We had a lot of rain which made it a little harder, you are meant to spend most of your time outdoors on an RV trip. The rain made that hard to do which made it a little more challenging in tight quarters. So next time I would plan a trip later in the season where dry weather is more reliable.

Part of the fun is figuring it out as you go along! Don’t expect perfection and be open to all experiences and you will not regret it 😊


Noah has cooked in a variety of kitchens and has studied many different cuisines, but his favorite meals to prepare are the ones that make his guests smile. Be it Thai, Italian, Caribbean or Latin, there is always a fun surprise waiting for you at meal time. Noah welcomes special requests and guests in his kitchen! Just stop by and say hi.

Yocheved Sidof is a social entrepreneur, psycho-mystical depth work facilitator, writer, educator, speaker, and activist. After a decade as a filmmaker and photographer, she founded Lamplighters Yeshivah, a grassroots, internationally acclaimed, progressive Chassidic Montessori school. Yocheved builds communities with healing at the center. Most recently, she founded Ohm’ek, an intentional collective focusing on meditation, embodied mysticism, and micro-retreats.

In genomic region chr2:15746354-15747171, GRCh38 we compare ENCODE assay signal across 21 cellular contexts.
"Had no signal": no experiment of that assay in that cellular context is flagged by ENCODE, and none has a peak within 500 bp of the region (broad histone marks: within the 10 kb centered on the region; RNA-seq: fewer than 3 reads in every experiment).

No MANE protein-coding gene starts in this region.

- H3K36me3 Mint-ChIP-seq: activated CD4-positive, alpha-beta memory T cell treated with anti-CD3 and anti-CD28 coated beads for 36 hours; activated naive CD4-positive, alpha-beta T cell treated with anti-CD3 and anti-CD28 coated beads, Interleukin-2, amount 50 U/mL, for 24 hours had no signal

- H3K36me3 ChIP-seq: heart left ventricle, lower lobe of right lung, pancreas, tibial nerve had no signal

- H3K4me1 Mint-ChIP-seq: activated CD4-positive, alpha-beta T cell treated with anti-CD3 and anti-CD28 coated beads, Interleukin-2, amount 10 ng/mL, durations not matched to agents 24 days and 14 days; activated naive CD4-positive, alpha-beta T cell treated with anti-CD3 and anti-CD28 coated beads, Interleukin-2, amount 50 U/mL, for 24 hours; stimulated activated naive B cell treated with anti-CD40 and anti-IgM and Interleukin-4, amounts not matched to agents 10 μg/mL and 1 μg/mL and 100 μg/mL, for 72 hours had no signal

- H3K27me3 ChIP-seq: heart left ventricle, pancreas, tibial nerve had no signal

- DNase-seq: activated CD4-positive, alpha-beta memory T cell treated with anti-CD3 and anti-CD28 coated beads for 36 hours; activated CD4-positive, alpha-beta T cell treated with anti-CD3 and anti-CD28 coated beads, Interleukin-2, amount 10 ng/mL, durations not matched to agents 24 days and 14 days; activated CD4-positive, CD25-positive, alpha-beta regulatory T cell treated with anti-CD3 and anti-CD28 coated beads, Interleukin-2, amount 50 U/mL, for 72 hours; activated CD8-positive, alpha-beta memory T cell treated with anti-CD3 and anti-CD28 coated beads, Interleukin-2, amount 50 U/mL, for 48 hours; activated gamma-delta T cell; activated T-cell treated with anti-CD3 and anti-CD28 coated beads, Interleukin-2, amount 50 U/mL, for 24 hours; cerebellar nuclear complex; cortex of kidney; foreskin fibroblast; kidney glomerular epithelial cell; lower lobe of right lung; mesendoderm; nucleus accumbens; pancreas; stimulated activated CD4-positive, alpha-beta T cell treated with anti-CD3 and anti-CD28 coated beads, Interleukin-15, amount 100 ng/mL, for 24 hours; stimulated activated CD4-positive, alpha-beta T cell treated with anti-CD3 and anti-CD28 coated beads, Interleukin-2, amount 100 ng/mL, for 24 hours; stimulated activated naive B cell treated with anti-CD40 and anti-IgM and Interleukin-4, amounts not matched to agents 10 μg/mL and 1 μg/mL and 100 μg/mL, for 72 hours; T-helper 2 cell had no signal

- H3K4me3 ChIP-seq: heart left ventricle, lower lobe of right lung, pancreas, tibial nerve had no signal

A lifelong learner, she’s completed extensive training in adaptive leadership, therapeutic coaching, and systemic change. She is currently in a two-year intensive training with Thomas Hubl, studying psycho-somatic-mystical models of healing personal, collective, and ancestral trauma. She also writes, consults, works 1:1 with clients, facilitates group transformational work, and regularly teaches Jewish spiritual studies.

Yocheved sits on boards supporting innovations in mental health awareness and self-transformation. She has studied Jewish mysticism and meditation extensively, including with Rav Katz since 2018, completing Elevation Teacher Training and sitting on his advisory board for over a year.

Yocheved, her husband, and five children live in Crown Heights, Brooklyn. Come say “Hi!” if you’re in the neighborhood.